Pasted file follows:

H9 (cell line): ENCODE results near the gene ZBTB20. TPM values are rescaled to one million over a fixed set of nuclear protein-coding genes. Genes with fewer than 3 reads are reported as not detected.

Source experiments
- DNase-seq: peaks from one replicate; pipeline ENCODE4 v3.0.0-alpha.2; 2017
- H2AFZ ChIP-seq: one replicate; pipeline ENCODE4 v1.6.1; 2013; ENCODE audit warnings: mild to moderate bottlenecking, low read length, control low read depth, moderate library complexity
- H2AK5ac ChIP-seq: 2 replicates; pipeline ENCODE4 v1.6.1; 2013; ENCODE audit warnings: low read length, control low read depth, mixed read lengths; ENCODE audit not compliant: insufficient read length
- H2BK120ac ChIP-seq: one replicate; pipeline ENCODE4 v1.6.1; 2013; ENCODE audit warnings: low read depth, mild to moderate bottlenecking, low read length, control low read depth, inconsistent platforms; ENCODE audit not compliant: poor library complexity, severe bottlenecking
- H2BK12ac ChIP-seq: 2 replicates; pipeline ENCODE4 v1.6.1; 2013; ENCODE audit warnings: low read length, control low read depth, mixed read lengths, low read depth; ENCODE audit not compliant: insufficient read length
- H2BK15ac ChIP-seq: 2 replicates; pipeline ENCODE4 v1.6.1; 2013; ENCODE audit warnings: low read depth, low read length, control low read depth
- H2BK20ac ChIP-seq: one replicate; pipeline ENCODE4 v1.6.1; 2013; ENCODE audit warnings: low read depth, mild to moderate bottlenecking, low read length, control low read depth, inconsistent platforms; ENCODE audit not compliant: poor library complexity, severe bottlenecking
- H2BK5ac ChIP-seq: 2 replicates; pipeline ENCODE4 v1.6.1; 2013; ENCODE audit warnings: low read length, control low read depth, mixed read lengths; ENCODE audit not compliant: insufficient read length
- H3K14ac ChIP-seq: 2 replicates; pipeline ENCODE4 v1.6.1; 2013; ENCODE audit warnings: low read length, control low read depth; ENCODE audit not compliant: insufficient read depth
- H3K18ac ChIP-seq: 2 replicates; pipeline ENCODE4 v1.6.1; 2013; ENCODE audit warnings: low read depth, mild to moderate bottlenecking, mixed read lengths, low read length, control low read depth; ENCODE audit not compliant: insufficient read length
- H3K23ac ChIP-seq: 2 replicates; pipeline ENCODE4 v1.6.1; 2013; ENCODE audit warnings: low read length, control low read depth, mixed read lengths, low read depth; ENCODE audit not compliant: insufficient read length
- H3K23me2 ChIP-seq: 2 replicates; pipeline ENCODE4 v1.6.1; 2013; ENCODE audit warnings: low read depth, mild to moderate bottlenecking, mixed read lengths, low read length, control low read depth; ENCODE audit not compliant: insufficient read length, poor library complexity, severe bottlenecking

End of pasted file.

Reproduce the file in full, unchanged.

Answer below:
H9 (cell line): ENCODE results near the gene ZBTB20. TPM values are rescaled to one million over a fixed set of nuclear protein-coding genes. Genes with fewer than 3 reads are reported as not detected.

Source experiments
- DNase-seq: peaks from one replicate; pipeline ENCODE4 v3.0.0-alpha.2; 2017
- H2AFZ ChIP-seq: one replicate; pipeline ENCODE4 v1.6.1; 2013; ENCODE audit warnings: mild to moderate bottlenecking, low read length, control low read depth, moderate library complexity
- H2AK5ac ChIP-seq: 2 replicates; pipeline ENCODE4 v1.6.1; 2013; ENCODE audit warnings: low read length, control low read depth, mixed read lengths; ENCODE audit not compliant: insufficient read length
- H2BK120ac ChIP-seq: one replicate; pipeline ENCODE4 v1.6.1; 2013; ENCODE audit warnings: low read depth, mild to moderate bottlenecking, low read length, control low read depth, inconsistent platforms; ENCODE audit not compliant: poor library complexity, severe bottlenecking
- H2BK12ac ChIP-seq: 2 replicates; pipeline ENCODE4 v1.6.1; 2013; ENCODE audit warnings: low read length, control low read depth, mixed read lengths, low read depth; ENCODE audit not compliant: insufficient read length
- H2BK15ac ChIP-seq: 2 replicates; pipeline ENCODE4 v1.6.1; 2013; ENCODE audit warnings: low read depth, low read length, control low read depth
- H2BK20ac ChIP-seq: one replicate; pipeline ENCODE4 v1.6.1; 2013; ENCODE audit warnings: low read depth, mild to moderate bottlenecking, low read length, control low read depth, inconsistent platforms; ENCODE audit not compliant: poor library complexity, severe bottlenecking
- H2BK5ac ChIP-seq: 2 replicates; pipeline ENCODE4 v1.6.1; 2013; ENCODE audit warnings: low read length, control low read depth, mixed read lengths; ENCODE audit not compliant: insufficient read length
- H3K14ac ChIP-seq: 2 replicates; pipeline ENCODE4 v1.6.1; 2013; ENCODE audit warnings: low read length, control low read depth; ENCODE audit not compliant: insufficient read depth
- H3K18ac ChIP-seq: 2 replicates; pipeline ENCODE4 v1.6.1; 2013; ENCODE audit warnings: low read depth, mild to moderate bottlenecking, mixed read lengths, low read length, control low read depth; ENCODE audit not compliant: insufficient read length
- H3K23ac ChIP-seq: 2 replicates; pipeline ENCODE4 v1.6.1; 2013; ENCODE audit warnings: low read length, control low read depth, mixed read lengths, low read depth; ENCODE audit not compliant: insufficient read length
- H3K23me2 ChIP-seq: 2 replicates; pipeline ENCODE4 v1.6.1; 2013; ENCODE audit warnings: low read depth, mild to moderate bottlenecking, mixed read lengths, low read length, control low read depth; ENCODE audit not compliant: insufficient read length, poor library complexity, severe bottlenecking